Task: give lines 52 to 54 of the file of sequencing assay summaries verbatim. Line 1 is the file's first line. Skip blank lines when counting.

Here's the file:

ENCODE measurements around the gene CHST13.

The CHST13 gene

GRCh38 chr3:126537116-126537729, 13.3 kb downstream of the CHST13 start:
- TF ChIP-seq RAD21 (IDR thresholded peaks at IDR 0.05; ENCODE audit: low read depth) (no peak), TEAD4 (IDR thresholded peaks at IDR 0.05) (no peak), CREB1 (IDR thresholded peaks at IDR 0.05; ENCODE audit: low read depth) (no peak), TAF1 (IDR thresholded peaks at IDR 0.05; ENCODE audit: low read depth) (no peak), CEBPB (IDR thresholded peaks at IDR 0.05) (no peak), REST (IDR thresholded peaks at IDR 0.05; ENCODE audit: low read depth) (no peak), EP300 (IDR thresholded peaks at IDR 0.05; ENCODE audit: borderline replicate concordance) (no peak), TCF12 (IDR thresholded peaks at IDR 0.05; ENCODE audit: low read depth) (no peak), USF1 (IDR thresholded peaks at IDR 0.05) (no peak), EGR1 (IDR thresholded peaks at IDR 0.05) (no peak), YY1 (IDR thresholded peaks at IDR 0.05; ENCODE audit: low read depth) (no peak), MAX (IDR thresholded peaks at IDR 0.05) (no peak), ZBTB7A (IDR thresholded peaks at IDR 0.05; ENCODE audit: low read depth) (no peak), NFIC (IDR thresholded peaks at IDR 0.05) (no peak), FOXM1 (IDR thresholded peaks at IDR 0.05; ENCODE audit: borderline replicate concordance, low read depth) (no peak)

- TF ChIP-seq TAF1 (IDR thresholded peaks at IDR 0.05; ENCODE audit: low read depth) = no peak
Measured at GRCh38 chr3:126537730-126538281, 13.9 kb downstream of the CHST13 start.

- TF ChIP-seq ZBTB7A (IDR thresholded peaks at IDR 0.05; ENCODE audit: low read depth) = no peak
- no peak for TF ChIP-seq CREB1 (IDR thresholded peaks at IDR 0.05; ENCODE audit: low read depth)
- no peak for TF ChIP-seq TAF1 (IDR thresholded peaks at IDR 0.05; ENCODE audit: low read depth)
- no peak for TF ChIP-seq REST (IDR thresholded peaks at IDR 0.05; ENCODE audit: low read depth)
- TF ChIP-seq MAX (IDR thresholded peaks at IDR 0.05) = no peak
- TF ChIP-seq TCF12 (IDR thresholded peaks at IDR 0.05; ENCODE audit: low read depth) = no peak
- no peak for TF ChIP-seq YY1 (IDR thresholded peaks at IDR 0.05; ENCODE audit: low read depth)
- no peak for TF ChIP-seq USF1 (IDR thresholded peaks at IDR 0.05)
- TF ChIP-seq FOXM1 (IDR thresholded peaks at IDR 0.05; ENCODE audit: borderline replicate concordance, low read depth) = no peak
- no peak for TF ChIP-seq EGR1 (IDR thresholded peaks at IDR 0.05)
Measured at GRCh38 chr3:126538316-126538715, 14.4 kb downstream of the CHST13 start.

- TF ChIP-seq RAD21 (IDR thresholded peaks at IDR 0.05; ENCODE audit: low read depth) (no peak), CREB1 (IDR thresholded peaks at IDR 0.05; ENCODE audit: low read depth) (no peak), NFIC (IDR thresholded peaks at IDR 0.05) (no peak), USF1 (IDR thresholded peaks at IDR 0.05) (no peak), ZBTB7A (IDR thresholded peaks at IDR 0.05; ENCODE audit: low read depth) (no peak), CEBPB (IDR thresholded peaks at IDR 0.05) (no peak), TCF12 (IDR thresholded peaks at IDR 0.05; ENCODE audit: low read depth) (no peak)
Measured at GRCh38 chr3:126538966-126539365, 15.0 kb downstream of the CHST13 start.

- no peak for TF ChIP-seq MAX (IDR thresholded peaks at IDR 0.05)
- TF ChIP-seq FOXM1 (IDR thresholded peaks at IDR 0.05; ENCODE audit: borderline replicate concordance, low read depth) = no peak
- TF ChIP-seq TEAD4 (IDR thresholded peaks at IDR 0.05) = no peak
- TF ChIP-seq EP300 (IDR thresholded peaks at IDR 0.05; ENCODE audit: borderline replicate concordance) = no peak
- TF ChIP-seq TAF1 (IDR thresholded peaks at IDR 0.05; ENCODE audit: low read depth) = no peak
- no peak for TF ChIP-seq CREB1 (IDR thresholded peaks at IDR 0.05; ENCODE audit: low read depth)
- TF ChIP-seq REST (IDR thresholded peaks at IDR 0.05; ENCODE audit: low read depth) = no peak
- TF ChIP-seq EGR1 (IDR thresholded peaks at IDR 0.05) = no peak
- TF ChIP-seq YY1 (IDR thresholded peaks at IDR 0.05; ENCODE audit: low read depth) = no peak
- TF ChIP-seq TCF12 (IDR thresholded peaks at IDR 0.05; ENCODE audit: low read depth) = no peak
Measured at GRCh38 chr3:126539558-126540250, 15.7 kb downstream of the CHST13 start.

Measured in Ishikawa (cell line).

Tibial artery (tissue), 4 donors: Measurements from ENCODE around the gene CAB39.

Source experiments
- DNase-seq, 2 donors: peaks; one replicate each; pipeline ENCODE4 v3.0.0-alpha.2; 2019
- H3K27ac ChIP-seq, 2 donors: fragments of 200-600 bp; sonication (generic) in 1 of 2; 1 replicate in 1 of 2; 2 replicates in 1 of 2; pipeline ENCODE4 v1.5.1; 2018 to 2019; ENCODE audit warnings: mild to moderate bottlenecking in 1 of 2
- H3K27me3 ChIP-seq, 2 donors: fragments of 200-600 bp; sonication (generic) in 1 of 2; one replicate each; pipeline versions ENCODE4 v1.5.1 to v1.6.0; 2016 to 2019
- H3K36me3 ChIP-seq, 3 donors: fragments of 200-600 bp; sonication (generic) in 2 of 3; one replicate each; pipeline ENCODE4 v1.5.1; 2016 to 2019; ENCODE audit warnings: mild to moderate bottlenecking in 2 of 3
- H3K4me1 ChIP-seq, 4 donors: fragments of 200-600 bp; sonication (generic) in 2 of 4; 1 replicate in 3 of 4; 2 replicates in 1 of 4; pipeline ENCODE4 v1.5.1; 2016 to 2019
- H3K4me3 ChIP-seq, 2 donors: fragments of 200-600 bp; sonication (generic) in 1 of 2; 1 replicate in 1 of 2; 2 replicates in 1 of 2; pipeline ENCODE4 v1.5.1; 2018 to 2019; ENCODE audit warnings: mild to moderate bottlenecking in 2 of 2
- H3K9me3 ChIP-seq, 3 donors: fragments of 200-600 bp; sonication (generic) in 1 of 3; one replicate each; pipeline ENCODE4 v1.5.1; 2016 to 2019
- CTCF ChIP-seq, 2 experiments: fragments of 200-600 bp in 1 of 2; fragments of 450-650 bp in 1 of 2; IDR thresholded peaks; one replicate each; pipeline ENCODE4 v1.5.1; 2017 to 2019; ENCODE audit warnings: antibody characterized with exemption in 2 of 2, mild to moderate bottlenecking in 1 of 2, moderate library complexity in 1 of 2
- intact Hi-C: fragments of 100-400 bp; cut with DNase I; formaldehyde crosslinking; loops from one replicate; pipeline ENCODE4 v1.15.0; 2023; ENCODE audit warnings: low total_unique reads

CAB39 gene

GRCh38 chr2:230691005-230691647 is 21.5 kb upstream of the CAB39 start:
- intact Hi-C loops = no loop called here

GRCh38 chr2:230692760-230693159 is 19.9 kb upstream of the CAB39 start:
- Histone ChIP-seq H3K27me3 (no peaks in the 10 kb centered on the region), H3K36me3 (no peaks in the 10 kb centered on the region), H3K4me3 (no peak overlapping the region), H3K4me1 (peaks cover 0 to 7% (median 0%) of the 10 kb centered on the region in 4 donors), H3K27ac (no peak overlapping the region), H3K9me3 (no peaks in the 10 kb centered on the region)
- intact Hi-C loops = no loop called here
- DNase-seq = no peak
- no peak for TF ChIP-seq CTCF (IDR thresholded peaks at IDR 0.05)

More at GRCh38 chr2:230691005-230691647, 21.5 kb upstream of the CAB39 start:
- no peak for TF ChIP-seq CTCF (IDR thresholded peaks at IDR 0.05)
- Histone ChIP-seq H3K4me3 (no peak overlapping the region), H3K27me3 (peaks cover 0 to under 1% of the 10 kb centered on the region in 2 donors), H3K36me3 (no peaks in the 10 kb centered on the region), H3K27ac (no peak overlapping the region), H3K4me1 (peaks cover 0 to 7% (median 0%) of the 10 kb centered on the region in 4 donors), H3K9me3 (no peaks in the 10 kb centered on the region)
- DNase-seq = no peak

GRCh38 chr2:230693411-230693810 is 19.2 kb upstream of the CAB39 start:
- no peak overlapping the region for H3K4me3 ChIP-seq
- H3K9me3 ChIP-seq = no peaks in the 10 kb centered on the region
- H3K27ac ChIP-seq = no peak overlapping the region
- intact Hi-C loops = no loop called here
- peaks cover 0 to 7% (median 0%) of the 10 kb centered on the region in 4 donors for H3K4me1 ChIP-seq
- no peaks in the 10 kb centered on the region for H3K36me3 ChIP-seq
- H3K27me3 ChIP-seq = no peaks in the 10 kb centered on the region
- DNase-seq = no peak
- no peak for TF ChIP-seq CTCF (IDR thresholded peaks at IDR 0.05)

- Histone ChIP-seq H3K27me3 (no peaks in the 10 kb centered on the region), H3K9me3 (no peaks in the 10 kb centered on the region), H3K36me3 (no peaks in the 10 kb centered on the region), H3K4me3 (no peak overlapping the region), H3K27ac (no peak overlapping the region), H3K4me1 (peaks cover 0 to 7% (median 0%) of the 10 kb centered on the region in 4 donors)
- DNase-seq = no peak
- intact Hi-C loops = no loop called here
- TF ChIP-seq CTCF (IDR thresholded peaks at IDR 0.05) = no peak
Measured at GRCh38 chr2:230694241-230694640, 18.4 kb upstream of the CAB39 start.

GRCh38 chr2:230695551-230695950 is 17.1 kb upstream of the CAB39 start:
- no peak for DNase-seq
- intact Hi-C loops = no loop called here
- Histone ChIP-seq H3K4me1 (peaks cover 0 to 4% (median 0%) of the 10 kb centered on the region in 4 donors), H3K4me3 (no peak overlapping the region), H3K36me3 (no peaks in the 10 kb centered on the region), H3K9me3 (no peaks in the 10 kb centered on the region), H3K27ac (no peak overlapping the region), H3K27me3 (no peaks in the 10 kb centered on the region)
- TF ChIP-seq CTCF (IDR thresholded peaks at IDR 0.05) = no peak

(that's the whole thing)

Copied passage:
- no peak for TF ChIP-seq CTCF (IDR thresholded peaks at IDR 0.05)
- Histone ChIP-seq H3K4me3 (no peak overlapping the region), H3K27me3 (peaks cover 0 to under 1% of the 10 kb centered on the region in 2 donors), H3K36me3 (no peaks in the 10 kb centered on the region), H3K27ac (no peak overlapping the region), H3K4me1 (peaks cover 0 to 7% (median 0%) of the 10 kb centered on the region in 4 donors), H3K9me3 (no peaks in the 10 kb centered on the region)
- DNase-seq = no peak